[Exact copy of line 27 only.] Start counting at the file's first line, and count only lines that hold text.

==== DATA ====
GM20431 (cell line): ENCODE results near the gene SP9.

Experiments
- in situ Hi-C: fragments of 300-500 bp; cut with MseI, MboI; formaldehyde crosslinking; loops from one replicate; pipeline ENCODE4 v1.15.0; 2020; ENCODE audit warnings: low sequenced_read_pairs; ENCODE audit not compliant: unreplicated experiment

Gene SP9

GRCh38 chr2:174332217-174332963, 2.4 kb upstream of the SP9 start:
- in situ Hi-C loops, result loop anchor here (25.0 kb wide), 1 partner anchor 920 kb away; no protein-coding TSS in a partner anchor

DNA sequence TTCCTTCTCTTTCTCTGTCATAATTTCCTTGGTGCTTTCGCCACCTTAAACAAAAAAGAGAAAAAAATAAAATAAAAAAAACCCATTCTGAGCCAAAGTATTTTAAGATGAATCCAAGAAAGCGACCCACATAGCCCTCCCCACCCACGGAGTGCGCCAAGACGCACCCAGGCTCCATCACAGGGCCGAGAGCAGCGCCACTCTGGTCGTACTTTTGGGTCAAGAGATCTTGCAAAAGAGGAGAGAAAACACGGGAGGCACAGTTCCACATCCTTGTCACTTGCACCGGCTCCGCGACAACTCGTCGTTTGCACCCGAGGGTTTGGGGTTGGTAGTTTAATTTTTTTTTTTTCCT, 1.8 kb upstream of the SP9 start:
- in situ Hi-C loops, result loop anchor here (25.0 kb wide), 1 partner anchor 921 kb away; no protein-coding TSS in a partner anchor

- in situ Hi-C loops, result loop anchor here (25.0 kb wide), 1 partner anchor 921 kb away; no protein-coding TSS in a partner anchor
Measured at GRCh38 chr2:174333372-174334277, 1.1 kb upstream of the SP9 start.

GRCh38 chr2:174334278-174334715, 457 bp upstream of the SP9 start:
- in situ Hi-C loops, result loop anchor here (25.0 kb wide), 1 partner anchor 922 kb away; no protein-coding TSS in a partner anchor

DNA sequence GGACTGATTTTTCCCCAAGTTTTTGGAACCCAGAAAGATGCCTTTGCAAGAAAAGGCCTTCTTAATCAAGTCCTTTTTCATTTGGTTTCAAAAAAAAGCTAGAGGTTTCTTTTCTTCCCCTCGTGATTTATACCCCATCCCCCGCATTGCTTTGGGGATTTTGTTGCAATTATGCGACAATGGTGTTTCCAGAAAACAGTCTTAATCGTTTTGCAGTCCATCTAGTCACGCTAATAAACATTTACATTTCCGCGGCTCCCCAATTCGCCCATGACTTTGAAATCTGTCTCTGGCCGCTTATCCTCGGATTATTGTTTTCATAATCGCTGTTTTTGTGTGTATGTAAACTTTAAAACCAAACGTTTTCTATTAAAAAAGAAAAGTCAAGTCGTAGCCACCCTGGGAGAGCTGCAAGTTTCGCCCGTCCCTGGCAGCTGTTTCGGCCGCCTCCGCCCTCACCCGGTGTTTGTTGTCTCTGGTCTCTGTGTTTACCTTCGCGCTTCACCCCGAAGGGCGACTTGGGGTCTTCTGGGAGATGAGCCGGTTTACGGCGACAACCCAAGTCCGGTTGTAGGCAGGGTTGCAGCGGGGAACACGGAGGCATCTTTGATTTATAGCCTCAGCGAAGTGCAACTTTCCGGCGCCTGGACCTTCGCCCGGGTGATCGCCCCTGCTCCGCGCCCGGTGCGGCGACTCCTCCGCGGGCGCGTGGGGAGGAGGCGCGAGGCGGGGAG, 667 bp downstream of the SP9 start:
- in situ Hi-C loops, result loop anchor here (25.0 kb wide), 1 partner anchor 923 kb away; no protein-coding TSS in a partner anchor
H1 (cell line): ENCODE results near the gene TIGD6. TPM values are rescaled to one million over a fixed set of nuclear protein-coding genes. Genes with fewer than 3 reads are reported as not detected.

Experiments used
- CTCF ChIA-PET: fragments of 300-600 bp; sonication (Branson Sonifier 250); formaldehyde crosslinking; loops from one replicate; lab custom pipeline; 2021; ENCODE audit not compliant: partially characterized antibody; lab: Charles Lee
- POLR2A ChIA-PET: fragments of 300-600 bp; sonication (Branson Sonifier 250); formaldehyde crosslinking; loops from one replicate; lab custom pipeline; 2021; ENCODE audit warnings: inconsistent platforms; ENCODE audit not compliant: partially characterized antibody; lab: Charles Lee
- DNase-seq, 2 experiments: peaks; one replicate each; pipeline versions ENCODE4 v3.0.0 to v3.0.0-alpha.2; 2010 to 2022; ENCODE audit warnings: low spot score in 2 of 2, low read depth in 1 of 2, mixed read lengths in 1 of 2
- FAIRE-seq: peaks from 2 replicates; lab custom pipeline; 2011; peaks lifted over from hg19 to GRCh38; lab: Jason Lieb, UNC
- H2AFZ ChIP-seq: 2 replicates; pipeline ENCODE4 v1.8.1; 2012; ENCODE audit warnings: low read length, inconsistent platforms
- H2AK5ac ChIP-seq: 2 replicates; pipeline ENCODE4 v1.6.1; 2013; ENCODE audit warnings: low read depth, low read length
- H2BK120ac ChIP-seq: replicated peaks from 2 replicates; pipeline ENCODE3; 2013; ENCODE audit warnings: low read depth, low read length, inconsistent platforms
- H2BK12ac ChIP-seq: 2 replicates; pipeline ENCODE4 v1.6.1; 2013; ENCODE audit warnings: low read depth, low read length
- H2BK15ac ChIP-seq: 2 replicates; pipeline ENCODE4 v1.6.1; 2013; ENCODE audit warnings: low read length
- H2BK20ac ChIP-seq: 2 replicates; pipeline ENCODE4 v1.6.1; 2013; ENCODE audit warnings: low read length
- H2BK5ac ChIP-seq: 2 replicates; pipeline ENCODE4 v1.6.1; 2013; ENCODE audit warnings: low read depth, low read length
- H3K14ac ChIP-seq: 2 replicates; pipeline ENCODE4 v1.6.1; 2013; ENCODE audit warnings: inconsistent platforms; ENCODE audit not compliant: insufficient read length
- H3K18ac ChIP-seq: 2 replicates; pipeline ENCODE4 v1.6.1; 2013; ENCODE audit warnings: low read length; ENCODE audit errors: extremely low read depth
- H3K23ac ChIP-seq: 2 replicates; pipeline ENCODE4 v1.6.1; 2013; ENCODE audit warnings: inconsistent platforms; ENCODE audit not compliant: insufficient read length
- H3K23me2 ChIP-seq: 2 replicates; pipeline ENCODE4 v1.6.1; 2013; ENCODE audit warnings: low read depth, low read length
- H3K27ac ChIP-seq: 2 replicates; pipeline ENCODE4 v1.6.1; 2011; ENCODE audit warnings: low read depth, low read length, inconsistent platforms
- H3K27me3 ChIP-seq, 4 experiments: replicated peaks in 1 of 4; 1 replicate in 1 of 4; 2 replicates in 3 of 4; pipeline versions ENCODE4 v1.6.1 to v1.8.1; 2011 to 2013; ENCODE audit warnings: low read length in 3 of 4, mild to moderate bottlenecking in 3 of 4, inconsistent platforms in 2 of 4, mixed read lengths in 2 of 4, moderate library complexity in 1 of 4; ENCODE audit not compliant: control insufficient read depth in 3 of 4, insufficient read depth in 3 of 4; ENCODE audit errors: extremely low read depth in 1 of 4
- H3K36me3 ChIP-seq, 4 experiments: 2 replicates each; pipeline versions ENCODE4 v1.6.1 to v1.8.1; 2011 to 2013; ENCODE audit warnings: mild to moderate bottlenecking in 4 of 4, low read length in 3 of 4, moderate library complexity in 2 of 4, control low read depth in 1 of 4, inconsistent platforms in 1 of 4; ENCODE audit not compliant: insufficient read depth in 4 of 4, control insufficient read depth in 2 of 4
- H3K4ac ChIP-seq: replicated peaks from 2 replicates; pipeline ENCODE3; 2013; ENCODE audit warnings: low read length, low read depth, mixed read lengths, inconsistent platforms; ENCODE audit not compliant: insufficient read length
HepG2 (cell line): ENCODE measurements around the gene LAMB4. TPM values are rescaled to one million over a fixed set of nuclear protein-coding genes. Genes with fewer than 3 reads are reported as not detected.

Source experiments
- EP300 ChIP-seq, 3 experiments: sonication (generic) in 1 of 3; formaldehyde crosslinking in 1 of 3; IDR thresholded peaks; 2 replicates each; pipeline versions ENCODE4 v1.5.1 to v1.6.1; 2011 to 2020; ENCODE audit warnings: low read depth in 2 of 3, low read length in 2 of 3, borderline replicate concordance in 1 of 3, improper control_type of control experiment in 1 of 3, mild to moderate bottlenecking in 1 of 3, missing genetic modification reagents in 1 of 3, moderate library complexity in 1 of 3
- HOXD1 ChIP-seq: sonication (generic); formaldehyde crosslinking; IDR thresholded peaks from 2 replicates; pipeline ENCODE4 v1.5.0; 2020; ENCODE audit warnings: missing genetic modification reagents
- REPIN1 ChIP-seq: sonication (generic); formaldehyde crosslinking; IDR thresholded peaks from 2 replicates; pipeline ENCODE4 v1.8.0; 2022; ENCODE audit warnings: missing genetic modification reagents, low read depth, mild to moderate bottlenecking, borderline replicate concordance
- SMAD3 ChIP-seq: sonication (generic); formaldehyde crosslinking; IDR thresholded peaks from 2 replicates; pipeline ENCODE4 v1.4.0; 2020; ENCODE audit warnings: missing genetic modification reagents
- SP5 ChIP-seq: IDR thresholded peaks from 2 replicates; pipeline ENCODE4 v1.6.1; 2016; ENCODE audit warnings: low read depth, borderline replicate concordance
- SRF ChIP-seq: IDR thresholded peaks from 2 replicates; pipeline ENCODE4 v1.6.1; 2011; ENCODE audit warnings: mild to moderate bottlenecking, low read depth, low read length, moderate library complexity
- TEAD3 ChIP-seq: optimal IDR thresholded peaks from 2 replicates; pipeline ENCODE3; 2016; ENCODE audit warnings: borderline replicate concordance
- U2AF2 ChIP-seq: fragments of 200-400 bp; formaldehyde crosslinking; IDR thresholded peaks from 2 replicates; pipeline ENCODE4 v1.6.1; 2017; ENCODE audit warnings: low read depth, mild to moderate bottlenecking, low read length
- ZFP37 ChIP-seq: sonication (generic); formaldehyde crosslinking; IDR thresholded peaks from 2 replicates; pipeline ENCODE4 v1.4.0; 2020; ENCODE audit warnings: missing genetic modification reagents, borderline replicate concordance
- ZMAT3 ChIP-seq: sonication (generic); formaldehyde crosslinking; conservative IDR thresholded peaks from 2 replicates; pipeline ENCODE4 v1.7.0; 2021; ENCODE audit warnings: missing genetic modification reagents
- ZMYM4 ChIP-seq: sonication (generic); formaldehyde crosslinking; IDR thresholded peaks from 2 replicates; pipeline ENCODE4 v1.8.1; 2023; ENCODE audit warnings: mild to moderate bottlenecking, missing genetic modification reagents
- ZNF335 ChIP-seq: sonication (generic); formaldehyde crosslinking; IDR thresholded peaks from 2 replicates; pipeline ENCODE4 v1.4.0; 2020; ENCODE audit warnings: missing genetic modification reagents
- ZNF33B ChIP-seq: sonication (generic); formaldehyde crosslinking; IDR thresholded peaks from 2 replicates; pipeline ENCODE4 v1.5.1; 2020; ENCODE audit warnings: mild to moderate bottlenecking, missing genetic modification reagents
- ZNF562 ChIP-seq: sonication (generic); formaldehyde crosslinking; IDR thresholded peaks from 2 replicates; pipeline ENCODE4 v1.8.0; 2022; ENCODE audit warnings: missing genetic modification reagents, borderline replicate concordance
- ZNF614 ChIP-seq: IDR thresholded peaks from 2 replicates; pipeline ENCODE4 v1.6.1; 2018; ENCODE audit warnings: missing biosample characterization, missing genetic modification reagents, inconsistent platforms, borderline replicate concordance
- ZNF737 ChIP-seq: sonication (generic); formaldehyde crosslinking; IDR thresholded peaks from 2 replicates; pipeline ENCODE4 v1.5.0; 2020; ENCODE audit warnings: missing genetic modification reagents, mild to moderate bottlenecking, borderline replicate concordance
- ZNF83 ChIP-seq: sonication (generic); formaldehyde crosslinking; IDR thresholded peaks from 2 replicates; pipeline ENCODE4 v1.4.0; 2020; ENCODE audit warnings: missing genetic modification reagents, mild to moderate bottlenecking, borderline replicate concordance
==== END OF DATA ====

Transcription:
- H2BK5ac ChIP-seq: 2 replicates; pipeline ENCODE4 v1.6.1; 2013; ENCODE audit warnings: low read depth, low read length